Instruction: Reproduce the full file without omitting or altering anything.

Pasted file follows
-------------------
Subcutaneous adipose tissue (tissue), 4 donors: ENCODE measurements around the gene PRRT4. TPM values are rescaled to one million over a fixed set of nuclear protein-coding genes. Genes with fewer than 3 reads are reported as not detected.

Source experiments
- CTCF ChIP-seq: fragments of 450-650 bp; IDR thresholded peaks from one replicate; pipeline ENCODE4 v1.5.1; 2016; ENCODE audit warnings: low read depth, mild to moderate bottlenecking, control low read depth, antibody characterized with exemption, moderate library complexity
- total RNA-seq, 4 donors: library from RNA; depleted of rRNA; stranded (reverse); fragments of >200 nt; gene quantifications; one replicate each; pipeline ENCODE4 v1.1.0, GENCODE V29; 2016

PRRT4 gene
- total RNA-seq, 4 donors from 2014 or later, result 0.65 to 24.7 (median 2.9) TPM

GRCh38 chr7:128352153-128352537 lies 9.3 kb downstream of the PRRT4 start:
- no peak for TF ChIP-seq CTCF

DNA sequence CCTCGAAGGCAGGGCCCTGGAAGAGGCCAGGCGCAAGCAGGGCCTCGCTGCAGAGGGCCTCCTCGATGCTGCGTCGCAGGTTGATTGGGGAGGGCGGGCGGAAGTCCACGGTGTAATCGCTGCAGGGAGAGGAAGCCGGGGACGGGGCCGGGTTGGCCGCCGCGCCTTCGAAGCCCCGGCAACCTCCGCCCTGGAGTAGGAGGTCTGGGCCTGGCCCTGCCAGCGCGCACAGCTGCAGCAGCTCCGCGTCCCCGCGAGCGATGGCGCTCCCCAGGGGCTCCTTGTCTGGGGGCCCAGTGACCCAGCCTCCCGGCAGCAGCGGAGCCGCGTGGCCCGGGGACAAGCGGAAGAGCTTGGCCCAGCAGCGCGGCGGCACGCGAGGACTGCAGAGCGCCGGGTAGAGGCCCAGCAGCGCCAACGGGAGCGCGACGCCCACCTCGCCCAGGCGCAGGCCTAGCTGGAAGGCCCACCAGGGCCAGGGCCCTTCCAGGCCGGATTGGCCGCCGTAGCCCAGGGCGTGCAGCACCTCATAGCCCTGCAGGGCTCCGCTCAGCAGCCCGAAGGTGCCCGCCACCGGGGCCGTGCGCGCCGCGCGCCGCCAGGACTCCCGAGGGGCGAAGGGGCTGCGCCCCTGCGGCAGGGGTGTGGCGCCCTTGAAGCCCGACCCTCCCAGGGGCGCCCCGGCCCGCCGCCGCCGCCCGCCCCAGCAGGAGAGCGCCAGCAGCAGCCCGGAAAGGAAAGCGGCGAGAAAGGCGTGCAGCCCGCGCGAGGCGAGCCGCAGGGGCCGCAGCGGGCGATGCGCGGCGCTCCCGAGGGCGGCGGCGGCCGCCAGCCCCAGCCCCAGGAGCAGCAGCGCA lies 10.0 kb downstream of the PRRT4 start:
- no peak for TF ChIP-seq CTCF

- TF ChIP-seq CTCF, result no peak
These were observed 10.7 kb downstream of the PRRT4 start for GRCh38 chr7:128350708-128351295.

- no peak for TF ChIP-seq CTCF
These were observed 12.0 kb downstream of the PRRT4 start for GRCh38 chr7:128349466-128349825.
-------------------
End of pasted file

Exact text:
Subcutaneous adipose tissue (tissue), 4 donors: ENCODE measurements around the gene PRRT4. TPM values are rescaled to one million over a fixed set of nuclear protein-coding genes. Genes with fewer than 3 reads are reported as not detected.

Source experiments
- CTCF ChIP-seq: fragments of 450-650 bp; IDR thresholded peaks from one replicate; pipeline ENCODE4 v1.5.1; 2016; ENCODE audit warnings: low read depth, mild to moderate bottlenecking, control low read depth, antibody characterized with exemption, moderate library complexity
- total RNA-seq, 4 donors: library from RNA; depleted of rRNA; stranded (reverse); fragments of >200 nt; gene quantifications; one replicate each; pipeline ENCODE4 v1.1.0, GENCODE V29; 2016

PRRT4 gene
- total RNA-seq, 4 donors from 2014 or later, result 0.65 to 24.7 (median 2.9) TPM

GRCh38 chr7:128352153-128352537 lies 9.3 kb downstream of the PRRT4 start:
- no peak for TF ChIP-seq CTCF

DNA sequence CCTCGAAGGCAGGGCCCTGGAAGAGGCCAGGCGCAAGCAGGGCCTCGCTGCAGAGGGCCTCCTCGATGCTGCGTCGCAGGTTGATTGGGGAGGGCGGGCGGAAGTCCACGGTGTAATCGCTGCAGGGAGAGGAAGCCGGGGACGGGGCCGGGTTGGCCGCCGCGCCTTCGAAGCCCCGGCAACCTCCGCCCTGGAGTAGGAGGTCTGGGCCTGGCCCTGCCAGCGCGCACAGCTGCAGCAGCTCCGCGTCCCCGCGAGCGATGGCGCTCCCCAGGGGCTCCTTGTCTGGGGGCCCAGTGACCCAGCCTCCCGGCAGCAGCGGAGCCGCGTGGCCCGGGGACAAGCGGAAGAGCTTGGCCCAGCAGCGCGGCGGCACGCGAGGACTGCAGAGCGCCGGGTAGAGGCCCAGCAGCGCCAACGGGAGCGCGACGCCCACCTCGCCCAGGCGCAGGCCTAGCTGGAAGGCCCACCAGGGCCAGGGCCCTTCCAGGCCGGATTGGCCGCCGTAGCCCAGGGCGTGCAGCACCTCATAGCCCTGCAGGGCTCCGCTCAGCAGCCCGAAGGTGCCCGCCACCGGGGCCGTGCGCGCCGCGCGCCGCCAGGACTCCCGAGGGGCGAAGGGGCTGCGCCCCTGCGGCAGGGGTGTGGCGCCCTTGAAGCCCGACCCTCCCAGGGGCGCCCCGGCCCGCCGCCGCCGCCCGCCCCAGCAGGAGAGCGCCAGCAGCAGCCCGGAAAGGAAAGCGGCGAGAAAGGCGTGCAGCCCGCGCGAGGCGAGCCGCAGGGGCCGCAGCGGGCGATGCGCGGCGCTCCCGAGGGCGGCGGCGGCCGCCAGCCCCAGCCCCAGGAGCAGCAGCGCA lies 10.0 kb downstream of the PRRT4 start:
- no peak for TF ChIP-seq CTCF

- TF ChIP-seq CTCF, result no peak
These were observed 10.7 kb downstream of the PRRT4 start for GRCh38 chr7:128350708-128351295.

- no peak for TF ChIP-seq CTCF
These were observed 12.0 kb downstream of the PRRT4 start for GRCh38 chr7:128349466-128349825.